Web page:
Just Unbelievable. Unbelievable.
You can be certain that a disaster must be in the making, when reality manages to seep through even into the editorial ranks at National Review. Via Matthew Barganier (and as David Beito already mentioned here), I note that those self-same editors who have been endlessly advocating for remaking the entire Middle East -- for which project the invasion of Iraq was only the very first domino, you will undoubtedly recall -- are now announcing that we must be"realistic," and they even dare to criticize the Bush Administration for believing its own propaganda!
I mean, really. How much lower can you get:
Since the conclusion of the war, the Bush administration has shown a dismaying capacity to believe its own public relations. The post-war looting was explained away as the natural and understandable exuberance of a newly-liberated people. (Now some Coalition officials suggest that a crackdown would have sped the reconstruction.) Secretary of defense Donald Rumsfeld denied the obvious reality of a guerrilla resistance and compared it to urban street crime in the United States. Every piece of good news has been hailed as turning the corner, even as the insurgency has remained stubbornly strong.Of course, being anxious to maintain their credibility and avoid a quick trip to the Institute for the Criminally Ignorant, also known as the Asylum for Deluded Nation-Builders, the NR editors are quick to assure us that the invasion of Iraq was not a"neoconservative war," and that it was urged"primarily" only as a war"to serve U.S. interests."
It is easy now to pick at what seem to have been errors in the occupation. There probably weren't enough troops. The administration probably wasn't determined enough to get international help, even on its own terms — although this would have had to happen in an environment poisoned by U.N. fecklessness and French bad faith in the run-up to the war. The administration clearly wasn't ready for the magnitude of the task that rebuilding and occupying Iraq would present.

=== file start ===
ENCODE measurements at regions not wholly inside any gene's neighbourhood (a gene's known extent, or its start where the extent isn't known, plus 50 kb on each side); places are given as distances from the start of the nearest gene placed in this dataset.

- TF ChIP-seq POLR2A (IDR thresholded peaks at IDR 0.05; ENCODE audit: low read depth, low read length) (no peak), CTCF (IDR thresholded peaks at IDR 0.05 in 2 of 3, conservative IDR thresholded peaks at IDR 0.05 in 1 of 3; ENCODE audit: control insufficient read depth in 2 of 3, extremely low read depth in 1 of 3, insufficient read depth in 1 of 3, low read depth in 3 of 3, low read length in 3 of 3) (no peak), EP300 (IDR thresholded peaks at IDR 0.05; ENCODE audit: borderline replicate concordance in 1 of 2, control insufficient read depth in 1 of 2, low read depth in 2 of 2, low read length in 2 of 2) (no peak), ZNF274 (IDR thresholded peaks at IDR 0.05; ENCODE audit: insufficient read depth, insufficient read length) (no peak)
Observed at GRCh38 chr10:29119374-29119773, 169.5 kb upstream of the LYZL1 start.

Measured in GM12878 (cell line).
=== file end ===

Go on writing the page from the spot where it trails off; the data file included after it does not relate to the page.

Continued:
Even if the administration had avoided these mistakes and made all moves correctly, it is still possible Iraq would be very messy. But this concession points to an intellectual mistake made prior to the occupation: an underestimation in general of the difficulty of implanting democracy in alien soil, and an overestimation in particular of the sophistication of what is fundamentally still a tribal society and one devastated by decades of tyranny. This was largely, if not entirely, a Wilsonian mistake. The Wilsonian tendency has grown stronger in conservative foreign-policy thought in recent years, with both benefits (idealism should occupy an important place in American foreign policy, and almost always has) and drawbacks (as we have seen in Iraq, the world isn't as malleable as some Wilsonians would have it).
But this is only true if you construe"U.S. interests" to require regime change for every third- or fourth-rate dictatorship in the world -- and if you believe that the existence of any government not to our liking gravely imperils our own safety. Simple common sense ought to inform you that this is clearly and obviously not the case (and a tiny smattering of history wouldn't hurt either) -- but common sense and the kind of lowered"expectations" that NR urges now, now that Iraq shows every sign of exploding into even more of a hell on earth than it was before, are qualities that have been notably absent from the pages of National Review for more than a year. And after pushing the notion of turning Iraq into a model of democracy for the Middle East, they actually have the nerve to say that"it is time for reality to drive our Iraq policy, unhindered by illusions or wishful thinking." (The title of the editorial is, and I do not make this up:"An End to Illusion." We've gone through the looking glass, Alice.)
If the NR editors truly expect us to believe that they never endorsed the kind of neoconservative nation-building project that requires projecting American force into every corner of the globe, then the only possible response is the one Al Franken employs when confronted by similar instances of mendacity. This is not to suggest that I agree with Franken's liberal politics; obviously, I do not. But his response is the only appropriate one that comes to mind:
There, I feel better now. Try it. Say it as loudly and in as drawn-out a manner as you can. You'll feel better, too. I guarantee it.
(Cross-posted at The Light of Reason.)
UPDATE: If you want to consider a remarkably blatant example of the kind of foreign policy"thinking" that goes on at National Review, consider my discussion of a Jonah Goldberg article from a number of months ago. Goldberg's policy prescriptions are typical of NR; the only difference is that, in this instance, he was unusually clear about his motives and goals.
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